With the above code snippets it is now an easy thing to define a function in the application’s JavaScript file which uses a button object as an argument, finds the corresponding input field, checks whether it is set to readonly and if so returns false. Then you can add a function call to each data picker button in the Portal Manager which could look something like this (note that it must be executed before the internal Data Picker call):

checkInput(this);

No need to look up the guids of the input fields anymore, but still a bunch of work to do manually. If you want to achieve a very specific functionality this may be a viable solution. Obviously it is far from perfect, though, as it makes assumptions on how Intrexx creates its JavaScript code. A simple change such as switching the order of the two guid arguments would be enough to break the entire logic. Anyone who has been through the upgrade of Intrexx 4.5 to 5.0 knows that these things can happen.

Solution 2: Short and sweet

While having a closer look at the actual data picker method defined in external\htmlroot\include\all.js I came across the data picker registry object. It can be accessed via the global oHtmlRoot object and contains a map of all the data pickers. All that is needed is the guid of the current page.

oHtmlRoot.oUp.oRegistry.oFuncPartReg['<page guid>'].oRegistry.oDatapickerReg

This allows us to loop over all data pickers and extend their standard pick() method so that it will always check whether the corresponding input field is readonly.

We’re almost done, but there is still one last thing to consider. Setting the input field to read-only will create a readonly property in the input’s markup like this:

<input id="ID_textcontrolABC" value="" readonly>

However, a common way of controlling the state of input elements in Intrexx is by calling disable() and enable() like so:

getElement('151...D8F').oUp.disable();

This will add the disabled property to the markup, so we need to check for that also. This can be done with getElement().oUp.isEnabled().
Attention: Note that getElement().oUp.bEnabled does not work – it returns true even after calling disable()!

The Code

The finished function that can be put in the application script looks like this:

function makeAllDatapickersRespectReadonly(p_strPageGuid){

	var l_oFPR = oHtmlRoot.oUp.oRegistry.oFuncPartReg[p_strPageGuid];
	if(l_oFPR){
		var l_oAllDataPickers = l_oFPR.oRegistry.oDatapickerReg.oMap
		for(key in l_oAllDataPickers){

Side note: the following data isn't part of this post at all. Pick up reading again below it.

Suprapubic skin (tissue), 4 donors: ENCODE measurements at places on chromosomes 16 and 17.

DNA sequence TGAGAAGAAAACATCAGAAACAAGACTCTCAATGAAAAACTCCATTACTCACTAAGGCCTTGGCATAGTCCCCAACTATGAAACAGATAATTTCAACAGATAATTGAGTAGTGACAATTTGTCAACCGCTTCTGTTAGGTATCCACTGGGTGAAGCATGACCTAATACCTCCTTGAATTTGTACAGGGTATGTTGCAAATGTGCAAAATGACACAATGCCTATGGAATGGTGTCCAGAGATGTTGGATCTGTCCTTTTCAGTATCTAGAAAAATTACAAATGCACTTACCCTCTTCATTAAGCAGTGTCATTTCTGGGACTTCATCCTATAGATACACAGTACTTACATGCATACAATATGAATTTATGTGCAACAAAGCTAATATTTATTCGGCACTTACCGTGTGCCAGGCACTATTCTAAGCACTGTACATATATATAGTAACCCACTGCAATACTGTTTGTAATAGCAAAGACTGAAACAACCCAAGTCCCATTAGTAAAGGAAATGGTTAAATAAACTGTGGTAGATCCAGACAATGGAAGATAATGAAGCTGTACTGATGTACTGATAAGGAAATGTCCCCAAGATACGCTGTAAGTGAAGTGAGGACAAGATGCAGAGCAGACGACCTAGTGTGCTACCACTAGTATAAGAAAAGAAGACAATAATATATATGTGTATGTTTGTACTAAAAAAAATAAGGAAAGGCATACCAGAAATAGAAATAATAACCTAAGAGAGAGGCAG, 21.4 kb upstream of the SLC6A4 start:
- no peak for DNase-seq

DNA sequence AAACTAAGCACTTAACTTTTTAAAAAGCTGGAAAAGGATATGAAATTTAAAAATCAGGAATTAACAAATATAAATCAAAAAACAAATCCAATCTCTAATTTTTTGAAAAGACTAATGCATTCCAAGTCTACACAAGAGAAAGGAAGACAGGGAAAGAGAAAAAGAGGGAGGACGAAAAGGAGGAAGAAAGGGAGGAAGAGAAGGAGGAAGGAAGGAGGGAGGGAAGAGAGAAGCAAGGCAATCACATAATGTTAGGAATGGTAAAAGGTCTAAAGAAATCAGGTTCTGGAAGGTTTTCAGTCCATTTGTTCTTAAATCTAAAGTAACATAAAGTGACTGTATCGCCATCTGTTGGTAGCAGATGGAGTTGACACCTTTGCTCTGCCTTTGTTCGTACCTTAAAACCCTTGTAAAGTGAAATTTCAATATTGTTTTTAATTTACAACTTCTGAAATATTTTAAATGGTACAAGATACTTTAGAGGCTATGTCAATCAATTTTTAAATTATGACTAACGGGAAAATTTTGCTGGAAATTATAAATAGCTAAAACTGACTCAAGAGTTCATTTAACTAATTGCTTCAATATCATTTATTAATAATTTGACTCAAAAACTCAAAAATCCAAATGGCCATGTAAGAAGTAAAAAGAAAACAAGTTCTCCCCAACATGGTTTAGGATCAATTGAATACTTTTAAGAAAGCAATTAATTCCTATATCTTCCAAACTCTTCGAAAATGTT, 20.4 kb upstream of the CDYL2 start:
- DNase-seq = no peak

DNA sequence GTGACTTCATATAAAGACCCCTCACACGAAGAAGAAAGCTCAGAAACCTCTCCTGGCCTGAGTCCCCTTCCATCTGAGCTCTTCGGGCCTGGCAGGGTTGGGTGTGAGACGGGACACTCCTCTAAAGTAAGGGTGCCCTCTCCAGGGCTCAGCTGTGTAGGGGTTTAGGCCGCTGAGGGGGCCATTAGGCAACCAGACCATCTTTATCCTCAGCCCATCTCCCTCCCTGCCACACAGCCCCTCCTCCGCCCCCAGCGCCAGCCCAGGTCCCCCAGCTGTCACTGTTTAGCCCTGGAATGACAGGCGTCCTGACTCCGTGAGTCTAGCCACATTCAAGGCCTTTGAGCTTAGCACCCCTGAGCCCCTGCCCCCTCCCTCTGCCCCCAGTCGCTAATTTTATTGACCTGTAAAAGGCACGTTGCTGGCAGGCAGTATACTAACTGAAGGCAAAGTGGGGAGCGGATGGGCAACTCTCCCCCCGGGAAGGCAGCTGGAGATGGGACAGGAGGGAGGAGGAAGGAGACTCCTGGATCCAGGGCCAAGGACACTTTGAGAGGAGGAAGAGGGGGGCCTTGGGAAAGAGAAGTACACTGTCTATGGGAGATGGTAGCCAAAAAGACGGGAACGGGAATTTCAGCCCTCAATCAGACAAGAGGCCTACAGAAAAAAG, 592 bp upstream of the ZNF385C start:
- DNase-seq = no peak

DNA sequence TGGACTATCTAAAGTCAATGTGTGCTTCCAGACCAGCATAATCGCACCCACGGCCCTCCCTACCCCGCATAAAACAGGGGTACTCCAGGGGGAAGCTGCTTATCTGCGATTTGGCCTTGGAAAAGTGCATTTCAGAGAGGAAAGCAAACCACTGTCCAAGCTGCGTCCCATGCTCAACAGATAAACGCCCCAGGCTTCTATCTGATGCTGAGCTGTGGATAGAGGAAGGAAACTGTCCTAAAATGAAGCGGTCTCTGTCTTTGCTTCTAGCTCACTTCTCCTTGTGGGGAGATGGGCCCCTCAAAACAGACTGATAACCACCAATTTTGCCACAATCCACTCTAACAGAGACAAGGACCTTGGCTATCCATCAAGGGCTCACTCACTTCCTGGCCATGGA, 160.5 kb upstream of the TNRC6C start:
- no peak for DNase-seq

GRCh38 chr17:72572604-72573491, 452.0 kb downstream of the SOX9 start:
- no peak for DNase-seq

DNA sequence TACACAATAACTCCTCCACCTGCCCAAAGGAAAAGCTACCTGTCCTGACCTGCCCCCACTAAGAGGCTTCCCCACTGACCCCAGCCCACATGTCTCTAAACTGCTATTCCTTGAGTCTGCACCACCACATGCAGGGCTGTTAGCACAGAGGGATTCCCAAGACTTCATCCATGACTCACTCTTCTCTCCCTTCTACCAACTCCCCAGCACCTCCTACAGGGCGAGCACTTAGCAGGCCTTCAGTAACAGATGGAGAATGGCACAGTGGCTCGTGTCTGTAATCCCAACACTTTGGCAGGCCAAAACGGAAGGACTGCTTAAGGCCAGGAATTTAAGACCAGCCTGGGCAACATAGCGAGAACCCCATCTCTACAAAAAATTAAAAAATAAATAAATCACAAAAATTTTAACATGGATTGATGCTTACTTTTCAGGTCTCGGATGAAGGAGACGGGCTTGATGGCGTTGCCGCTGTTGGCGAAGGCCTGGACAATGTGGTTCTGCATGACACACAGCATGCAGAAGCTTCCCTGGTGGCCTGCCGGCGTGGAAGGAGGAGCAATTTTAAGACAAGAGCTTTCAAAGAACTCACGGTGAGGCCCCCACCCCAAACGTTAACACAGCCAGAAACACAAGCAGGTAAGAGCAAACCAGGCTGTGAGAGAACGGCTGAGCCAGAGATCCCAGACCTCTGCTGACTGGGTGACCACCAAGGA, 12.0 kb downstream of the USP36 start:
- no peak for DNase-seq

if( !l_oAllDataPickers.hasOwnProperty(key) || l_oAllDataPickers[key].constructor.name != 'upDatapicker' ){
				continue;
			}
			var oDp = l_oAllDataPickers[key];
			oDp.pick_original = oDp.pick;
			oDp.pick = function(e,p){
				// Injected JS code:
				if(this.getElement().readOnly || !this.getElement().oUp.isEnabled())return false;
				// Now call original method:
				this.pick_original(e,p);
			};
		}
	}
}

Note the use of hasOwnProperty() in line 7. This ensures that we’re only looking at those properties defined on the map itself, discarding any inherited properties. This is considered a best practice when iterating over an object’s properties with for in loops.
The second check of .constructor.name verifies that the object we’re about to look at is actually a proper upDatapicker instance.

The pick_original name was chosen for illustration purposes really. By choosing any such name you can potentially ruin the entire functionality if such a property already exists. Unless you come up with a very specific name that is completely unlikely to be chosen by United Planet as a new property for the data picker object (maybe including your company’s name or something like that) a generated guid for a name is the safe way.

Now the function makeAllDatapickersRespectReadonly() can be called in the onload script of each edit page where we want to have this special data picker behaviour. In fact, I believe this function is sufficiently useful and general to warrant inclusion in the portal-wide custom.js file or in a custom helper JS library if there is such a thing in your environment. A useful extension for this function could be to pass an array of guids as a second parameter which contains only those data pickers that should actually be affected by the function, defaulting to all data pickers when no array is given.